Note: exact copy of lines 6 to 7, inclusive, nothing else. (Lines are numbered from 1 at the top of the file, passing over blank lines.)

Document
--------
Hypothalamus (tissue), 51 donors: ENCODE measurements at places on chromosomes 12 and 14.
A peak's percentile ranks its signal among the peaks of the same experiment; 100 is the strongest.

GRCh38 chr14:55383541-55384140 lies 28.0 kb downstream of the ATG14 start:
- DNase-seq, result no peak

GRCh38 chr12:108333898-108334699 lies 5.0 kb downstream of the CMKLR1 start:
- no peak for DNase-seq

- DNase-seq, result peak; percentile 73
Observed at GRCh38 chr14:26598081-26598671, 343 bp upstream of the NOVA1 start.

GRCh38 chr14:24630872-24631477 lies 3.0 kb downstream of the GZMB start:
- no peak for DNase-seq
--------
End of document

- no peak for DNase-seq

- DNase-seq, result peak; percentile 73